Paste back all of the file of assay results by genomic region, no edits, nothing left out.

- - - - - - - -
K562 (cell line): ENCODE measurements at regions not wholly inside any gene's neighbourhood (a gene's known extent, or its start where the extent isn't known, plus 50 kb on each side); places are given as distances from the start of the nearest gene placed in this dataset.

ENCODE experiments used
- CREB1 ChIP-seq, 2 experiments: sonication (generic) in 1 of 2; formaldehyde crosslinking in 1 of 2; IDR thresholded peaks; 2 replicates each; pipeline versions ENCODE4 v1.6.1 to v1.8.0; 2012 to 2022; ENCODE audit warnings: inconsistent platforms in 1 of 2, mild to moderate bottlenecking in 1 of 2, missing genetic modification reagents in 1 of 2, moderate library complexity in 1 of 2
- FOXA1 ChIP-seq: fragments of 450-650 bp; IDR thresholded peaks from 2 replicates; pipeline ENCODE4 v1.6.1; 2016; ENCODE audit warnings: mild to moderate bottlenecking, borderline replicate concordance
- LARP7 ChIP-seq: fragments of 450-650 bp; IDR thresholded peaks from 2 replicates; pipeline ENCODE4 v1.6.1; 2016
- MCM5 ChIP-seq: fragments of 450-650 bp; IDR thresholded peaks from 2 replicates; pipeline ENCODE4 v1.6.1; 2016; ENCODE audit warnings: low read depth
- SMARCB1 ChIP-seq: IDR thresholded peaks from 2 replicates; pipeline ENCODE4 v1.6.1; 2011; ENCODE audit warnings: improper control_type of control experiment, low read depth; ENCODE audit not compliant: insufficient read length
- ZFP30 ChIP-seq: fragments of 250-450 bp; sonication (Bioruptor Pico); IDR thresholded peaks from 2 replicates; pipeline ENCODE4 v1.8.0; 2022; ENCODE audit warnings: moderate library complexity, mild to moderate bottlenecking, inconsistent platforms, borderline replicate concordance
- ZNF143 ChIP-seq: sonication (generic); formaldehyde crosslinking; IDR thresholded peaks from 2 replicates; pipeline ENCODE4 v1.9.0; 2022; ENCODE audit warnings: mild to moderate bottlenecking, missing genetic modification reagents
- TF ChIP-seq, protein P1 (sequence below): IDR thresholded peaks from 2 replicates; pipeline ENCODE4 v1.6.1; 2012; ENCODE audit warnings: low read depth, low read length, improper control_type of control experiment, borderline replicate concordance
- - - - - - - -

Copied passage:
K562 (cell line): ENCODE measurements at regions not wholly inside any gene's neighbourhood (a gene's known extent, or its start where the extent isn't known, plus 50 kb on each side); places are given as distances from the start of the nearest gene placed in this dataset.

ENCODE experiments used
- CREB1 ChIP-seq, 2 experiments: sonication (generic) in 1 of 2; formaldehyde crosslinking in 1 of 2; IDR thresholded peaks; 2 replicates each; pipeline versions ENCODE4 v1.6.1 to v1.8.0; 2012 to 2022; ENCODE audit warnings: inconsistent platforms in 1 of 2, mild to moderate bottlenecking in 1 of 2, missing genetic modification reagents in 1 of 2, moderate library complexity in 1 of 2
- FOXA1 ChIP-seq: fragments of 450-650 bp; IDR thresholded peaks from 2 replicates; pipeline ENCODE4 v1.6.1; 2016; ENCODE audit warnings: mild to moderate bottlenecking, borderline replicate concordance
- LARP7 ChIP-seq: fragments of 450-650 bp; IDR thresholded peaks from 2 replicates; pipeline ENCODE4 v1.6.1; 2016
- MCM5 ChIP-seq: fragments of 450-650 bp; IDR thresholded peaks from 2 replicates; pipeline ENCODE4 v1.6.1; 2016; ENCODE audit warnings: low read depth
- SMARCB1 ChIP-seq: IDR thresholded peaks from 2 replicates; pipeline ENCODE4 v1.6.1; 2011; ENCODE audit warnings: improper control_type of control experiment, low read depth; ENCODE audit not compliant: insufficient read length
- ZFP30 ChIP-seq: fragments of 250-450 bp; sonication (Bioruptor Pico); IDR thresholded peaks from 2 replicates; pipeline ENCODE4 v1.8.0; 2022; ENCODE audit warnings: moderate library complexity, mild to moderate bottlenecking, inconsistent platforms, borderline replicate concordance
- ZNF143 ChIP-seq: sonication (generic); formaldehyde crosslinking; IDR thresholded peaks from 2 replicates; pipeline ENCODE4 v1.9.0; 2022; ENCODE audit warnings: mild to moderate bottlenecking, missing genetic modification reagents
- TF ChIP-seq, protein P1 (sequence below): IDR thresholded peaks from 2 replicates; pipeline ENCODE4 v1.6.1; 2012; ENCODE audit warnings: low read depth, low read length, improper control_type of control experiment, borderline replicate concordance